Keeping food from food borne illness at your next tailgate
September 8, 2015 - Author: Jane Hart, Michigan State University Extension and Sarah Bennett, MSU Dietetic Intern
It’s that time of year when you hear marching bands, cheer on your favorite team and of course, tailgate. What has become an American tradition has also become a concern for food safety. As you head out to tailgate before the big game, remember food safety is the key to fighting foodborne bacteria!
Let’s have a little play by play:
- It is imperative to keep cold foods in an insulated cooler with several inches of ice or freezer packs. Cold food items must be held at 40 degrees Fahrenheit or below. Pack foods in your cooler in a reverse use order. In other words, pack foods that you are likely to use last in the bottom.
- Keep your drinks in a separate cooler than your food. Since the drink cooler will be opened frequently, you don’t want to let the cold air out and compromise the safety of your food.
- Hot take-out foods should be consumed within two hours of purchase; this will help avoid bacteria growth. Hot foods prepared at home should be held in an insulated container to keep the heat in. Again, keep the two-hour rule in mind.
- Bring nonperishable snacks for the game. This way you won’t be tempted to eat the perishable food that has been sitting out for too long.
Be a grilling all-star! The following are some tips from the USDA for safe grilling at a tailgate:
- Grill your food to a safe internal temperature. When cooking meat, check the temperature with an instant read thermometer in the thickest part, avoiding the bone, fat and gristle.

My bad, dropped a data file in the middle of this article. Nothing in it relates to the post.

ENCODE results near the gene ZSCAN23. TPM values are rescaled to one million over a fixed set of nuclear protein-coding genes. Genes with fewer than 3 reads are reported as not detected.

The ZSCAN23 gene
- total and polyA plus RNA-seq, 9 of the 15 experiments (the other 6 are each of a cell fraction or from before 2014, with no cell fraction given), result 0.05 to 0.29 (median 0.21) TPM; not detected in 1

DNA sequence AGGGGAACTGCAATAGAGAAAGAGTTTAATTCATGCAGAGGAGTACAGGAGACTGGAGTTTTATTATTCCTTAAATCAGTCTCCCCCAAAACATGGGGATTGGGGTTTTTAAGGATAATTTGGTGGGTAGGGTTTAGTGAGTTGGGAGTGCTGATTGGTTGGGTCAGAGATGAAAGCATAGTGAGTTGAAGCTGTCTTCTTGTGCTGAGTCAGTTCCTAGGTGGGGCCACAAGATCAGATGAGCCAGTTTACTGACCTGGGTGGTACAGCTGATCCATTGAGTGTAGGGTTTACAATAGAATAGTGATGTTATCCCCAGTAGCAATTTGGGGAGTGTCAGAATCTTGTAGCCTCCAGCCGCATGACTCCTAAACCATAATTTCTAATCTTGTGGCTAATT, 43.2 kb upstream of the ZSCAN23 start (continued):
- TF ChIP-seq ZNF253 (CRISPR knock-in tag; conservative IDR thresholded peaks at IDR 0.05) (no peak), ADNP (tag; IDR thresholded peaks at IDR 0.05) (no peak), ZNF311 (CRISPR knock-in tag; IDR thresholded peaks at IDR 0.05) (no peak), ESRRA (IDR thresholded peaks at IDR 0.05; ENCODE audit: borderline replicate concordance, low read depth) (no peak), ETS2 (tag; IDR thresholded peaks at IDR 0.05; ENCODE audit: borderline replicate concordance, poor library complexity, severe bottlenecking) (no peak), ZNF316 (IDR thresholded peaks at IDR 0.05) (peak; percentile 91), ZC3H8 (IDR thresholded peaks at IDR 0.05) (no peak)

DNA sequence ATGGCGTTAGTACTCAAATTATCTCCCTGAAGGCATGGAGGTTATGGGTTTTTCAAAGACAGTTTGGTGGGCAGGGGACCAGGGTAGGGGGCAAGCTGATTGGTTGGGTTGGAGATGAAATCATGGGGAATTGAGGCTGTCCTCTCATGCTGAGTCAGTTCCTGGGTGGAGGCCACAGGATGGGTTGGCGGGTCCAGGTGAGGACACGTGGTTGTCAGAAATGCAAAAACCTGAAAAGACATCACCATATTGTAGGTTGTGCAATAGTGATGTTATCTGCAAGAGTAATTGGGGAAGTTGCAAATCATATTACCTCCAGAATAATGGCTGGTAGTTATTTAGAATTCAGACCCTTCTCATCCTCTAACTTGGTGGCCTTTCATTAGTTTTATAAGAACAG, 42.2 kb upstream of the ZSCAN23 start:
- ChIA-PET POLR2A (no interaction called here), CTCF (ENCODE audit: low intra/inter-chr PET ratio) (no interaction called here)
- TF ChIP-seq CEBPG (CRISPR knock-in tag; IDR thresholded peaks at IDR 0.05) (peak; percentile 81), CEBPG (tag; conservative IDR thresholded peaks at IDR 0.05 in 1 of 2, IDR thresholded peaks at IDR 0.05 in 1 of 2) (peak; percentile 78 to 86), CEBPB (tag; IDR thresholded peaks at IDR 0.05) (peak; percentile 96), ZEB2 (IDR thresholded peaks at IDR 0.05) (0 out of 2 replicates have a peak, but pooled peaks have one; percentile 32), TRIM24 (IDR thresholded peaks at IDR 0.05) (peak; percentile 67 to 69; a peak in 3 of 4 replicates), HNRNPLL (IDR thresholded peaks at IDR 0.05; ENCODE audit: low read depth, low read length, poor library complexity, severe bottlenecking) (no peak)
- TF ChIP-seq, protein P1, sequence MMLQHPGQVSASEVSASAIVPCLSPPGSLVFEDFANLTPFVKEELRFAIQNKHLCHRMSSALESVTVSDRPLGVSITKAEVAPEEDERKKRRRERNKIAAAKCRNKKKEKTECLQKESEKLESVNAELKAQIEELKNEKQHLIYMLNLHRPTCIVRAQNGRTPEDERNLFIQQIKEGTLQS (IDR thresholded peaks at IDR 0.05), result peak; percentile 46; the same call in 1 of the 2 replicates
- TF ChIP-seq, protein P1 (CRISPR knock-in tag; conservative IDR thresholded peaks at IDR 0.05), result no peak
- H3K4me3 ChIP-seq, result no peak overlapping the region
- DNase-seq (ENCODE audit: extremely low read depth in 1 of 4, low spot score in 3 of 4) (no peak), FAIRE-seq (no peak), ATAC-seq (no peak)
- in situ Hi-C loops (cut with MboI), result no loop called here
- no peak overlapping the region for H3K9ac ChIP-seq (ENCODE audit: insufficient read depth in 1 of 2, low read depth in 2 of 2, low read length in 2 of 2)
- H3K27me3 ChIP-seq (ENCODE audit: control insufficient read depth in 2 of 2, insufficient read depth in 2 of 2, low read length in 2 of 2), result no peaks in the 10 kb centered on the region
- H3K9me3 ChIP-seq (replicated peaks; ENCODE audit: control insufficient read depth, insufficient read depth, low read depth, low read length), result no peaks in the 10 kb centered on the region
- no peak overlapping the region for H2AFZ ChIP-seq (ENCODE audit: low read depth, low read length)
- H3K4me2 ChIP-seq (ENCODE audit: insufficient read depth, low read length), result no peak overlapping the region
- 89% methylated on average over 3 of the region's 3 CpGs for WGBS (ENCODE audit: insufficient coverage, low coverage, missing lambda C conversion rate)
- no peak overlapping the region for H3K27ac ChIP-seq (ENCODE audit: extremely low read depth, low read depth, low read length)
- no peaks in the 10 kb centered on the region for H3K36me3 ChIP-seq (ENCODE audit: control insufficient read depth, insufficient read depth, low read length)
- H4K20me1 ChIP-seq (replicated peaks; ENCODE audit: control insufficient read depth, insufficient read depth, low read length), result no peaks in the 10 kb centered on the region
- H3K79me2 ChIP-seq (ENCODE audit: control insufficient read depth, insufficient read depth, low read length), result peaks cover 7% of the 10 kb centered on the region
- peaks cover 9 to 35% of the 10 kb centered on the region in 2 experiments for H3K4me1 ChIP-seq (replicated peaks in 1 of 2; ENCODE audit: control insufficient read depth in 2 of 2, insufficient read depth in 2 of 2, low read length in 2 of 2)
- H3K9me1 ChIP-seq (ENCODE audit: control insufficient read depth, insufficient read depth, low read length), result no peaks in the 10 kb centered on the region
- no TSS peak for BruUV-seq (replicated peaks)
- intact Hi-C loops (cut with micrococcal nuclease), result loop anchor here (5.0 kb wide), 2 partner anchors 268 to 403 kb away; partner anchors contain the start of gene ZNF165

- Prevent cross contamination by using clean utensils and platters for cooked food.
- Grilled food can be kept hot until serving by moving it to the side of the grill rack, just away from the coals to avoid overcooking.
- When bringing food to a tailgate, do not partially cook meats and finish cooking on the grill. Partially cooked meats are at increased risk for bacterial growth during travel.
Michigan State University Extension recommends you remember to wash your way to victory! Wash your hands with warm water and soap to your favorite team’s fight song. This will ensure that you are washing your hands long enough in the warm soapy water. When you get to your tailgate, prepare a tailgate hand washing station by setting up water, soap and paper towels. Hand sanitizer and antibacterial wipes will work in a pinch, but they are not as effective at removing dirt and bacteria from hands. Don’t forget to clean surfaces in which food has come into contact, with water and soap or with disinfecting spray or wipes.
There’s your food safety game plan for any tailgate! Remember, not being cautious about your food safety at a tailgate is not worth getting sick and missing the big game.
If you would like more information on food safety, you can contact your local Extension office or call 888-MSUE4MI (888-678-3464).